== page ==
Thank you so much to Wednesday Books for the free early digital read of A Far Wilder Magic by Allison Saft! I saw this and remembered her prior book, wanting to see how she had grown as an author, so I appreciate the review copy.
This is a solid and enjoyable follow up to Down Comes the Night, Saft’s debut, although I had pretty similar issues with the books. Both had annoyingly repetitive inner monologue. I enjoyed this read and would say yes for 16+ with parental guidance
Bookish Quick Facts:
- Title: A Far Wilder Magic
- Series: N/A
- Author: Allison Saft
- Publisher & Release: Wednesday Books, 03/08/22
- Pages: 384
- Rate & Recommend: ⭐⭐⭐✨ yes for fans of slow burning, romantic books with low fantasy elements
Here is the synopsis via Am*zon:
A romantic YA fantasy perfect for fans of Erin A. Craig and Margaret Rogerson, about two people who find themselves competing for glory – and each other’s hearts – in a magical fox hunt.
When Margaret Welty spots the legendary hala, the last living mythical creature, she knows the Halfmoon Hunt will soon follow. Whoever is able to kill the hala will earn fame and riches, and unlock an ancient magical secret. While Margaret is the best sharpshooter in town, only teams of two can register, and she needs an alchemist.
Weston Winters isn’t an alchemist―yet. He’s been fired from every apprenticeship he’s landed, and his last chance hinges on Master Welty taking him in. But when Wes arrives at Welty Manor, he finds only Margaret. She begrudgingly allows him to stay, but on one condition: he must join the hunt with her.
Although they make an unlikely team, they soon find themselves drawn to each other. As the hunt looms closer and tensions rise, Margaret and Wes uncover dark magic that could be the key to winning the hunt―if they survive that long.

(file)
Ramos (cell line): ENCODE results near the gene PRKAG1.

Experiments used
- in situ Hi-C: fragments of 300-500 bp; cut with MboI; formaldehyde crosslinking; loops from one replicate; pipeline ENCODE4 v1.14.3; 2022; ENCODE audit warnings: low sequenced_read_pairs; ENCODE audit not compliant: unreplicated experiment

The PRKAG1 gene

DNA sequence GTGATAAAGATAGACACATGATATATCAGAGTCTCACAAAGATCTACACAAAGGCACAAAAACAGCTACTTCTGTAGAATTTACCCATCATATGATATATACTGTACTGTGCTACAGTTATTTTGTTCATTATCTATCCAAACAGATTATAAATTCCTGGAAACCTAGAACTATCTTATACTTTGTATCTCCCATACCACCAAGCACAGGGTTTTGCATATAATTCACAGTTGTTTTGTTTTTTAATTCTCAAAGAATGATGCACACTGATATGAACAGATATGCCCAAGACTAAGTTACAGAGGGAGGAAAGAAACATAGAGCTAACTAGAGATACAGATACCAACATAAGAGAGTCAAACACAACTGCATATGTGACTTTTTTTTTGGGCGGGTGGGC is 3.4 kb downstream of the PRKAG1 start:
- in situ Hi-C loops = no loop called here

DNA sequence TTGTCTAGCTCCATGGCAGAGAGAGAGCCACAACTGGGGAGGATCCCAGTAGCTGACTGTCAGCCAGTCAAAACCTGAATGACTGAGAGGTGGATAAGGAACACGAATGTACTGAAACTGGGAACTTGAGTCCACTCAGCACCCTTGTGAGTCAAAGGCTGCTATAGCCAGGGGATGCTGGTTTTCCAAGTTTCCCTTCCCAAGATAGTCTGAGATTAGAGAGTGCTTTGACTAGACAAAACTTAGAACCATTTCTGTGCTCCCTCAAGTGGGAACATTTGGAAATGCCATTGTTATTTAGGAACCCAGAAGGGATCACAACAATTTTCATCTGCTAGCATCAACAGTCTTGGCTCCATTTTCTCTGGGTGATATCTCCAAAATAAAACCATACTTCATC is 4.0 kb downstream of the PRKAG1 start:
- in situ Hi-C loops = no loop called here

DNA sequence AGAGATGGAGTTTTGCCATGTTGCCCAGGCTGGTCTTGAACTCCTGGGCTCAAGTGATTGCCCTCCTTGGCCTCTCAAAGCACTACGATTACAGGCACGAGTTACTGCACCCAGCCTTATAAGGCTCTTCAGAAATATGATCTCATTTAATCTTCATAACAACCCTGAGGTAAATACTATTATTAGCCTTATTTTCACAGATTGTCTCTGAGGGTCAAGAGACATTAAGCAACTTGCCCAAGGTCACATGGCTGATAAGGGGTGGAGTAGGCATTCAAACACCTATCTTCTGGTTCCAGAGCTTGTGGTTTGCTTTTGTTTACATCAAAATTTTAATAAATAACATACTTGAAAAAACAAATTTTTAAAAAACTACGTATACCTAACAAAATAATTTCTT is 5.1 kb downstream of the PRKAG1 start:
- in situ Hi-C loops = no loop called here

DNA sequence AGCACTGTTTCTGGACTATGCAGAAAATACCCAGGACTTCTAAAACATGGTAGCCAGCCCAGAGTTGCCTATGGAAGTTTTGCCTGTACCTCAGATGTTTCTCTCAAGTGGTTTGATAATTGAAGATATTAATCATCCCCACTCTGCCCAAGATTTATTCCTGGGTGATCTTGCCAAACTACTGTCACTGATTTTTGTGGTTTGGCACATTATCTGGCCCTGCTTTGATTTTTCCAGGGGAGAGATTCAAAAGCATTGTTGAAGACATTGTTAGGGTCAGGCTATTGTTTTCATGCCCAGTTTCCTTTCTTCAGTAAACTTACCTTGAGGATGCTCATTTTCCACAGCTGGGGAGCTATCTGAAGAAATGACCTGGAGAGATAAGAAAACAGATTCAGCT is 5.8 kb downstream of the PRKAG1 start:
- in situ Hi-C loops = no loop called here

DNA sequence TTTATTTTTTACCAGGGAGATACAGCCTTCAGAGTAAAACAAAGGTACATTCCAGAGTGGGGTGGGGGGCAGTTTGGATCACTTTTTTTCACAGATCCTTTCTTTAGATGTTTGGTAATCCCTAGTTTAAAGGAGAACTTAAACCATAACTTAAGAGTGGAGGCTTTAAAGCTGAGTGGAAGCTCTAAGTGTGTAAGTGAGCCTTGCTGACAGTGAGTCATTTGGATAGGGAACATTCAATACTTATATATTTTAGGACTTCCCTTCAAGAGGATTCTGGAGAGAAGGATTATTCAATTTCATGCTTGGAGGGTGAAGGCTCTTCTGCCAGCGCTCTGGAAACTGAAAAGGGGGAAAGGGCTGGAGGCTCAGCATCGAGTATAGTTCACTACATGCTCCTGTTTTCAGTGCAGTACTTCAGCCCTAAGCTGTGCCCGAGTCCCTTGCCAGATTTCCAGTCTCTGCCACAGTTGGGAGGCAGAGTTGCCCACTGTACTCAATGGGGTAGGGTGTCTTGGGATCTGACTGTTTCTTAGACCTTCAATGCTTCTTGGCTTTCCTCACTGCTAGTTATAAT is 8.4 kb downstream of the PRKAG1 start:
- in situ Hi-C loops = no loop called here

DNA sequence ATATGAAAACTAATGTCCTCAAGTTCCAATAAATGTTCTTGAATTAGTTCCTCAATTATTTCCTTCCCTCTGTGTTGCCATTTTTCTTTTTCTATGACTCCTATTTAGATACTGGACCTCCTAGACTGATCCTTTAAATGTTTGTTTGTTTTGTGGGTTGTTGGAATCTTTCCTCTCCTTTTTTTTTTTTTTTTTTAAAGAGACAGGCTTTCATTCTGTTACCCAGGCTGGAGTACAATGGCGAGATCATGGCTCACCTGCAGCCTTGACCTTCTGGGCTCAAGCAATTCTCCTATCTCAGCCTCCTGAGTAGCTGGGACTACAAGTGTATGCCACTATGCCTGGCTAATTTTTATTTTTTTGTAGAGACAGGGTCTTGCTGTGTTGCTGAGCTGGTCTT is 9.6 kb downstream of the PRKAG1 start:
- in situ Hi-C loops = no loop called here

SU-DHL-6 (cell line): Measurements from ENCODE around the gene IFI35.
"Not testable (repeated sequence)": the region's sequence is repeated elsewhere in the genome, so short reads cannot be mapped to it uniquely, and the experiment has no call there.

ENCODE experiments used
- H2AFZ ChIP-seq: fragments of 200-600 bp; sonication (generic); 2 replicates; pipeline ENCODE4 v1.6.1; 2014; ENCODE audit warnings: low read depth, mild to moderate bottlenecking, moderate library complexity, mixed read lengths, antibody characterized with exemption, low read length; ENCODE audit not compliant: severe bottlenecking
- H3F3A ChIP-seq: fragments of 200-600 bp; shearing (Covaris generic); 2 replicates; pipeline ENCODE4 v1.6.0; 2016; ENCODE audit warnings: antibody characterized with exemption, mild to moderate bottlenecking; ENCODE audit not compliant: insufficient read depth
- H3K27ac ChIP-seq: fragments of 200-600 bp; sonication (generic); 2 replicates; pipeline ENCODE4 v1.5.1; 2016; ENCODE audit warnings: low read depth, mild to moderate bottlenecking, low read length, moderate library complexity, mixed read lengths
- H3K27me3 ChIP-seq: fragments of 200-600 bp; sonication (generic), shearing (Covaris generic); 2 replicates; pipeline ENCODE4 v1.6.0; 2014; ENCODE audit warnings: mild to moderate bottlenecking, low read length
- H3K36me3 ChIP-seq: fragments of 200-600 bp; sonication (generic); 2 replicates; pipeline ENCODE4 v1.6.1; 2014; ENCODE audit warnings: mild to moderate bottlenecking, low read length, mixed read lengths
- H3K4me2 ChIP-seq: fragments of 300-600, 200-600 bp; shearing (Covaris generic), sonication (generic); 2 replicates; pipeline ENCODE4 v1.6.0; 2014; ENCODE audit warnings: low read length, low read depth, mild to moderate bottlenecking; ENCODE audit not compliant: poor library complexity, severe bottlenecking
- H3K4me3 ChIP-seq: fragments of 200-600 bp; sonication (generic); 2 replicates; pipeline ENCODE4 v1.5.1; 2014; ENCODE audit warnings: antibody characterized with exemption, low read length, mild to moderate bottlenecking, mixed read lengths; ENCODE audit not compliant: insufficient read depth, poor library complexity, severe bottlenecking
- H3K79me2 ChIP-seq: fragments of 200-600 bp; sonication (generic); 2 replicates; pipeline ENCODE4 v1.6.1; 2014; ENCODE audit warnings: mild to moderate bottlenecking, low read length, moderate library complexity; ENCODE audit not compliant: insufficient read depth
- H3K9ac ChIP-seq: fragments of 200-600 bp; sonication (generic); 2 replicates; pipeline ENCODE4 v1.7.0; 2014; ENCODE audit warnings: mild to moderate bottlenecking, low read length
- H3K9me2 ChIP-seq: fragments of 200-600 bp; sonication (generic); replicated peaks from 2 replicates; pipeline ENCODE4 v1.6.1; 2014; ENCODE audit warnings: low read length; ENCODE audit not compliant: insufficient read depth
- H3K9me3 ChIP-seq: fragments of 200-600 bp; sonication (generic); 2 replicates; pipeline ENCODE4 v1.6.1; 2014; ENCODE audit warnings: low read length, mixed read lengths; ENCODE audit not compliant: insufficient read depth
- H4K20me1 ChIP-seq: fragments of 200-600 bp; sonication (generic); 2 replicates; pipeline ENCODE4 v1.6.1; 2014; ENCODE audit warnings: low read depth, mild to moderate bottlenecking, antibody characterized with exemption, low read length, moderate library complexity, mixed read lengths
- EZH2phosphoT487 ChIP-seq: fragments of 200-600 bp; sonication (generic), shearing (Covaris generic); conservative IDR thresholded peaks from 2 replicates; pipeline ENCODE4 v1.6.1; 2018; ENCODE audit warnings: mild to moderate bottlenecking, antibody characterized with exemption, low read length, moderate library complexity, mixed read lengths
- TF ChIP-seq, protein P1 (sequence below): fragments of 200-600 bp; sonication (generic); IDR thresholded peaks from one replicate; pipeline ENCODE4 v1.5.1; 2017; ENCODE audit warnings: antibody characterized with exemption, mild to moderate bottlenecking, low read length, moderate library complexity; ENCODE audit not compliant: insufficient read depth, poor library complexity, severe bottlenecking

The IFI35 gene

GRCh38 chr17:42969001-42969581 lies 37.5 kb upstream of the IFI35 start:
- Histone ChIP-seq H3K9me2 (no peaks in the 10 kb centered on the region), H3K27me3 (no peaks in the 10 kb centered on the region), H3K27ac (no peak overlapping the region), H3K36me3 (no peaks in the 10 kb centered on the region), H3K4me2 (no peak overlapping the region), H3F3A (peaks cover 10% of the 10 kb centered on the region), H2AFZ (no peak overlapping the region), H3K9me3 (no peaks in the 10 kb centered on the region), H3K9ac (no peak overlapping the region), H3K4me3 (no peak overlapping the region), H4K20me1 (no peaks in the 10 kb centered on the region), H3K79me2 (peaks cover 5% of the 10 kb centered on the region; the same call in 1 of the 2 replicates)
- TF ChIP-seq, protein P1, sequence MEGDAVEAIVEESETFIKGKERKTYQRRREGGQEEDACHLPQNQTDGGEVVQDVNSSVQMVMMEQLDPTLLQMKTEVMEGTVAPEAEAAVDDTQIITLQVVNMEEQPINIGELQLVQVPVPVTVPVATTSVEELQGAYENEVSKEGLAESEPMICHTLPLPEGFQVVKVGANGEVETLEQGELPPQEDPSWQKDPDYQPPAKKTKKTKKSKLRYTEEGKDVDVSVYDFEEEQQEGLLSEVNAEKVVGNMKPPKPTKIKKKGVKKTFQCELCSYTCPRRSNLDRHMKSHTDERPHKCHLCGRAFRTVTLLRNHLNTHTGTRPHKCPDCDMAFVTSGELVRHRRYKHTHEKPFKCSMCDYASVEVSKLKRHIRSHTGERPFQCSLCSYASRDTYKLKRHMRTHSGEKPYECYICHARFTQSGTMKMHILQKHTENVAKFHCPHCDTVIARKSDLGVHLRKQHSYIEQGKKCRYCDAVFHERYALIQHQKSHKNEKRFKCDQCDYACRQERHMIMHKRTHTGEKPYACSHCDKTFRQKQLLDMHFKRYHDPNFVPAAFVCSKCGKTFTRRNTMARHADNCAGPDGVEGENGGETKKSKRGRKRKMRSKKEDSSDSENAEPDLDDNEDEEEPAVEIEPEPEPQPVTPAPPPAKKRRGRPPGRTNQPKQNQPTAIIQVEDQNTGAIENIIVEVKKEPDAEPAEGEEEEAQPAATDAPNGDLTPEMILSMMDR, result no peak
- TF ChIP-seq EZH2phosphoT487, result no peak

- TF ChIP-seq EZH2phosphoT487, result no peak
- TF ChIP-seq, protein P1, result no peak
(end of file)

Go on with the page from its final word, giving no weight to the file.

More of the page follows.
In A Far Wilder Magic, Allison Saft has written an achingly tender love story set against a deadly hunt in an atmospheric, rich fantasy world that will sweep you away.
A Far Wilder Magic is a solid, atmospheric story, set in a world with an interesting mix of modern and old fashioned elements. There is mystery, alchemy and magic, sexual tension out the wazoo, and a deadly fox hunt.
The time period confused me a bit, it wasn’t steampunk but the rich had cars. There was alchemy but also electricity. Guns were the weapon of choice while there were tenements and factories in the cities. An age of immigration and innovation maybe, where old and new tended to mix was what I pictured, in a place like Dublin. It was clear that the racial and religious lines drawn were Catholic, vs Irish and Jewish (I’m 99% sure), although they had other names and different religious objectives
There was not a ton of actual magic, although the Hala causing destruction and mayhem was interesting. I liked that the Hala didn’t shy away from people. The other magic involved the alchemy, but more as a natural talent that could be honed through study. An alchemist and sharpshooter had to enter the hunt together – and I again think she could have done more with the magic, but I liked what was there.
The characters are sweet and I liked them. Wes was my favorite because he stood up to the bullies and found it within himself to become a great alchemists, despite his multiple failures and implied dyslexia. He hid all his vulnerability behind a wall of good looks, and I liked his character arc.